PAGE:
Sony Explains Why Its PlayStation 4 Costs $1,845 In Brazil

Sony announced U.S. and European prices for its new PlayStation 4 at a news conference this summer. The game system will cost some $1,845 in Brazil, angering fans.

Eric Thayer/Getty Images

Sony’s new PlayStation 4 won’t be on store shelves until next month, but the gaming console has already raised eyebrows in Brazil, after reports that it would cost 3,999 Brazilian real — or about $1,845 at today’s exchange rate.

The company says the steep cost isn’t a case of price gouging, but instead a sign of Brazil’s heavy taxes and fees on imported electronics.

The game system will be released in the United States on Nov. 15 and in countries including Brazil later that month. Large retailers in the U.S. will offer the PS4 at a base price of around $400.

This week, negative public response to the high cost in Brazil led Mark Stanley, Sony general manager for Latin America, for the high price tag in a post on the company’s Brazilian PlayStation blog.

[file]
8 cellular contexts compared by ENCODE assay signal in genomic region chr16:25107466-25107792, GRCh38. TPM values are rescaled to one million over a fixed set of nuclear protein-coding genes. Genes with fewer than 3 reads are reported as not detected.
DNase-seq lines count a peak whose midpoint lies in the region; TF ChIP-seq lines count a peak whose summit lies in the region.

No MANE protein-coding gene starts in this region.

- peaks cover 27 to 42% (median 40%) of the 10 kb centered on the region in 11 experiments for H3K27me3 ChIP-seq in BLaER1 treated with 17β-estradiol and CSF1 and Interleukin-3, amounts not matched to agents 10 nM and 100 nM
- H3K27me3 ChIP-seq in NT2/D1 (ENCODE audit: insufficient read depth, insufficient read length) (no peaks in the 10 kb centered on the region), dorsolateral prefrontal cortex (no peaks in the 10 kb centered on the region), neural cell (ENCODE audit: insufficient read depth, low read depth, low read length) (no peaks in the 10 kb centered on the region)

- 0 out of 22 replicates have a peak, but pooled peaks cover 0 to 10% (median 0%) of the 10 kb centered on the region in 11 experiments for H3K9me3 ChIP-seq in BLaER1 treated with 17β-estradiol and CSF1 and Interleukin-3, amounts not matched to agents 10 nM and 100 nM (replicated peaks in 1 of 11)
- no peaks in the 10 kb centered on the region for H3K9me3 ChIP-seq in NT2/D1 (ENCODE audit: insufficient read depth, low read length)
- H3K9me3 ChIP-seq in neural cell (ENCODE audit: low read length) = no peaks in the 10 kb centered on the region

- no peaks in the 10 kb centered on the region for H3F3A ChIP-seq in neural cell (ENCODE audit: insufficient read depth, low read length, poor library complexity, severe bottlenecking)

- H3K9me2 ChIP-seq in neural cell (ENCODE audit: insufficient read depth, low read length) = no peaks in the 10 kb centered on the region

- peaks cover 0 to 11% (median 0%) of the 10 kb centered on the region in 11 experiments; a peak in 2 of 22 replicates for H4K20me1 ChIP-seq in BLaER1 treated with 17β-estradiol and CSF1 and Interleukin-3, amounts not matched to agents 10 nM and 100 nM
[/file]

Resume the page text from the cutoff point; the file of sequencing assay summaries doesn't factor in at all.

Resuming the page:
Stanely said about the high retail price, “it’s not good for our gamers and it’s not good for the PlayStation brand,” in remarks published by the .

Of the $1,845 price, 63 percent goes toward paying import taxes that are imposed on the PlayStation 4 when it’s imported to Brazil, Sony says.

Stanley’s blog post included breaking down the costs, listing the “transfer cost” of importing the system as 21.5 percent, or nearly $400. An additional 22 percent represents the margin for Sony and retailers. His numbers totaled 106.5 percent of the final price in Brazil, which is arrived at after assessing a 6.5 percent discount, Stanley says.